Sunday, December 4, 2011

Five Major Turning Points on the Road to Finishing a Book

Travelers in foreign territory often need good maps.  But book writers rarely have them.  We often don't know about the major stops--what I call "turning points"--in the book-writing journey.  It's hard to tell when we've arrived, when we're ready to move on, when the writing is finally enough.

These five turning points are often where we get stuck and frustrated.  Moving to the next level requires skills and a new approach,
and for a while we might flounder, thinking our project has gone south, when it's just a matter of re-orienting ourselves to a new task, a new stage of the journey.

So if you feel like you're stalling out, you may just be approaching the threshold of another turning point.  If you're frustrated with foggy, confused, unsettled, panicked, or bored feelings about your book, maybe knowing these five turning points will help you figure out why.

These five are "make or break" moments, in my experience.  Not knowing about them, not preparing for them, can derail your journey, and shelve your book project, faster than you can say "writer's block."

That's why I'm grateful to have completed so many books myself, and helped so many others write and finish theirs.  Because I know now about these five turning points, I can recognize the signs when I'm approaching another one.  I know it's normal to have upsets or disorientation about my book then.  I remember that I'm just being asked to re-vision it on another level, to learn new skills.

When You Reach a Turning Point
Reaching a turning point is kind of like coming of age.  It's a time to put away childish things.  This might mean letting go of what's no longer serving the project--or us as writers.  You may have heard the phrase in writing classes:  "Kill your precious darlings?"  This refers to writers reaching a turning point, where the favorite words or phrases or even chapters have to be looked at again, and possibly replaced.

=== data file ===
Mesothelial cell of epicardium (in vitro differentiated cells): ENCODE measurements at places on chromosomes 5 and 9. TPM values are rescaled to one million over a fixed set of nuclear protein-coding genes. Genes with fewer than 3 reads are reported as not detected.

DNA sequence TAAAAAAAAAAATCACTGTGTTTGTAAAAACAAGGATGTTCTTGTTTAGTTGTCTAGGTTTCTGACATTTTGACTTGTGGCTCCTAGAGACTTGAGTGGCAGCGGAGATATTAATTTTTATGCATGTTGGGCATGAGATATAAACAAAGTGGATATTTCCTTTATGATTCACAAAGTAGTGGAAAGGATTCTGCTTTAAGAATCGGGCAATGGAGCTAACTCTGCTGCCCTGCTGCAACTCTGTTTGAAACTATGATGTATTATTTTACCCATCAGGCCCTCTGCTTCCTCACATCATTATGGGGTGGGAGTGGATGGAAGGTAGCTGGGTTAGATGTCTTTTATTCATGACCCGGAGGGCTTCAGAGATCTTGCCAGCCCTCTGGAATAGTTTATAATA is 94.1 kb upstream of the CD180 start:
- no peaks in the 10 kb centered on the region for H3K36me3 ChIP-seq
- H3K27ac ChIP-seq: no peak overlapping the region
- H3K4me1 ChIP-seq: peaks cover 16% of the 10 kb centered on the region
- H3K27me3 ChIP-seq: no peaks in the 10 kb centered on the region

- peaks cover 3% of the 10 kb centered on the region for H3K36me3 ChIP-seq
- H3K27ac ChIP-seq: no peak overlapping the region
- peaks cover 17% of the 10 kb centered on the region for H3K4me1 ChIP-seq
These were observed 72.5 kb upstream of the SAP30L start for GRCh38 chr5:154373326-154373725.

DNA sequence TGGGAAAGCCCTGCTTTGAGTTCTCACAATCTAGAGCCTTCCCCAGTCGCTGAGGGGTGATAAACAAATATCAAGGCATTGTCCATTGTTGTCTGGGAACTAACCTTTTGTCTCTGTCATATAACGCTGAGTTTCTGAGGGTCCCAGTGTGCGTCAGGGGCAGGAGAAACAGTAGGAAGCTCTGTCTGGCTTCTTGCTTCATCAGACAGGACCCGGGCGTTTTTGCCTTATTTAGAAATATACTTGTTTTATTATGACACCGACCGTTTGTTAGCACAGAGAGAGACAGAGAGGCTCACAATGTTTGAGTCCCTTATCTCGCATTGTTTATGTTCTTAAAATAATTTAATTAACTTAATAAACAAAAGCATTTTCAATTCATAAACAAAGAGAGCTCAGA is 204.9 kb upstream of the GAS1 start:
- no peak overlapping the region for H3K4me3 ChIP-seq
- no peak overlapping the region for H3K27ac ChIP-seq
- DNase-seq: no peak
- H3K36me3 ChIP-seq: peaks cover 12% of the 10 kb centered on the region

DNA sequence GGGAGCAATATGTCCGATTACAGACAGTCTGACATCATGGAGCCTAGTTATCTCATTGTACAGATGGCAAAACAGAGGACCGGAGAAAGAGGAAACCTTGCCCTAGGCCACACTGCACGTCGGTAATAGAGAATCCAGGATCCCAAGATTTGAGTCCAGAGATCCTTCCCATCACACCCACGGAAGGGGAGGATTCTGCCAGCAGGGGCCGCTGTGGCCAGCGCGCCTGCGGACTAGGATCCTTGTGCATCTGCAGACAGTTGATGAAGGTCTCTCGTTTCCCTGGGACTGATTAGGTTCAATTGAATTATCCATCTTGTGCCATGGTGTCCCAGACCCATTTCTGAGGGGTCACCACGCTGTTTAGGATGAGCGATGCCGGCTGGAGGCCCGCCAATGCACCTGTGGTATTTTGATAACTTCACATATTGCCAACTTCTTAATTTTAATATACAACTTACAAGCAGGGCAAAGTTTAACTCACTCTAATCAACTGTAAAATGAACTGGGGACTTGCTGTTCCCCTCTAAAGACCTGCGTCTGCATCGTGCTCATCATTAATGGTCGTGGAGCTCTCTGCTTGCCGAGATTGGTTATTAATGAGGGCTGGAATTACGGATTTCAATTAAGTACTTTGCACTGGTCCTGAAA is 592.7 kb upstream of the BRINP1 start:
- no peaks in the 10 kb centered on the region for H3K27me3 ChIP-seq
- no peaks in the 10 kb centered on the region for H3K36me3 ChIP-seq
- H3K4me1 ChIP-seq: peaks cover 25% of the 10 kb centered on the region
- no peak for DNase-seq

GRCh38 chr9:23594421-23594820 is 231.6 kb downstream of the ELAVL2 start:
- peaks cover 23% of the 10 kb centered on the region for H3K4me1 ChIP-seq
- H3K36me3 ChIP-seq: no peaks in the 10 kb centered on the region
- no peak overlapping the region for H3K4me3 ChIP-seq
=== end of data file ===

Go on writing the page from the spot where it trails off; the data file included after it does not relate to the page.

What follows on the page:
Not an easy task.  Ever.  But much easier if you know where you are in the journey, if you know you're being asked to step up to a new level.

So I find it very helpful to highlight these turning points in my book-writing classes.

Do they apply to all genres?  Yes. I've seen writers of every genre pass through them.  Like universal gateways, we must pass through them to get our books published.  It doesn't matter if we're writing a novel, a children's book, a poetry collection, a memoir, or a nonfiction book. We're facing these five turning points at some time during the journey from idea to publication.

So it helps to recognize these five turning points.  Give them respect:  you've passed a big test and it's now time reassess your project and revisit why you're this book.
Not stop, though.

Even if you're tempted, all that's usually required at one of these turning points is new skills, support, and a good map for the next stage.

Five major turning points on a book journey
1.  Taking an idea into regular production of pages
2.  Structuring the flow of the book
3.  First draft completion
4.  Revision completion
5.  Final editing (often with professional feedback)

Stage One:  Ideas into Pages
The first stage is where you are full of ideas.  It's so exciting.  The book has been bubbling inside for a while and you're finally getting the ideas down on paper.  The energy of this stage makes the writing feel easy for a period of time, and sheer enthusiasm carries you forward.  You may take classes, begin a writers group, share your writing with others.  It's a joyful, and somewhat innocent, stage and very important.